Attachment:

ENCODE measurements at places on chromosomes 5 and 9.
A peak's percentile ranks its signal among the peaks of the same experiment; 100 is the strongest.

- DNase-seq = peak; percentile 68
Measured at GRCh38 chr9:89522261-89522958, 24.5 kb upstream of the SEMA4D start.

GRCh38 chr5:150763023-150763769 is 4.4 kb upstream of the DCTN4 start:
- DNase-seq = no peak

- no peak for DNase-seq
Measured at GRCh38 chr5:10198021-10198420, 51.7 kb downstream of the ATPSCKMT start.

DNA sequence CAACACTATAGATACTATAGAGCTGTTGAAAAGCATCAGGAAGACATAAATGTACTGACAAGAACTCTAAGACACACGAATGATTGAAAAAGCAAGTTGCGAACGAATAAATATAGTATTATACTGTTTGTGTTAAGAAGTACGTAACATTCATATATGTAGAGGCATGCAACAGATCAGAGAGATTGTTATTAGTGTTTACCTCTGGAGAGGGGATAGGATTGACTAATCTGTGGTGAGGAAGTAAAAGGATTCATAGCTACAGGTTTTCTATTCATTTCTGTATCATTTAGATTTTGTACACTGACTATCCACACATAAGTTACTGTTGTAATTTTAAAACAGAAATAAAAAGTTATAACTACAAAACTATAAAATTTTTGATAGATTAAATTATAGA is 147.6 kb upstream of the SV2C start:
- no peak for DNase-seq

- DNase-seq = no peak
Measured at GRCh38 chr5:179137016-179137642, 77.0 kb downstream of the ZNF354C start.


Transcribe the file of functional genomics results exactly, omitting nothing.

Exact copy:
ENCODE measurements at places on chromosomes 5 and 9.
A peak's percentile ranks its signal among the peaks of the same experiment; 100 is the strongest.

- DNase-seq = peak; percentile 68
Measured at GRCh38 chr9:89522261-89522958, 24.5 kb upstream of the SEMA4D start.

GRCh38 chr5:150763023-150763769 is 4.4 kb upstream of the DCTN4 start:
- DNase-seq = no peak

- no peak for DNase-seq
Measured at GRCh38 chr5:10198021-10198420, 51.7 kb downstream of the ATPSCKMT start.

DNA sequence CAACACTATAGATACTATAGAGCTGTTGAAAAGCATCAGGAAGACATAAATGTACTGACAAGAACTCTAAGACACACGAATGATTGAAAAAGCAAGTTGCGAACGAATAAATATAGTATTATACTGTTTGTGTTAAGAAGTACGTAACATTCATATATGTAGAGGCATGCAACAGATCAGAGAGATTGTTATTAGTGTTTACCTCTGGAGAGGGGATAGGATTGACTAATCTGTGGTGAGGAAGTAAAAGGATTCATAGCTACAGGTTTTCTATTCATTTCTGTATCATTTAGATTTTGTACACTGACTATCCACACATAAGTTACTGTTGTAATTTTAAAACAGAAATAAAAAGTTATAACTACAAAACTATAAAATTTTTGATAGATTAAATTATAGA is 147.6 kb upstream of the SV2C start:
- no peak for DNase-seq

- DNase-seq = no peak
Measured at GRCh38 chr5:179137016-179137642, 77.0 kb downstream of the ZNF354C start.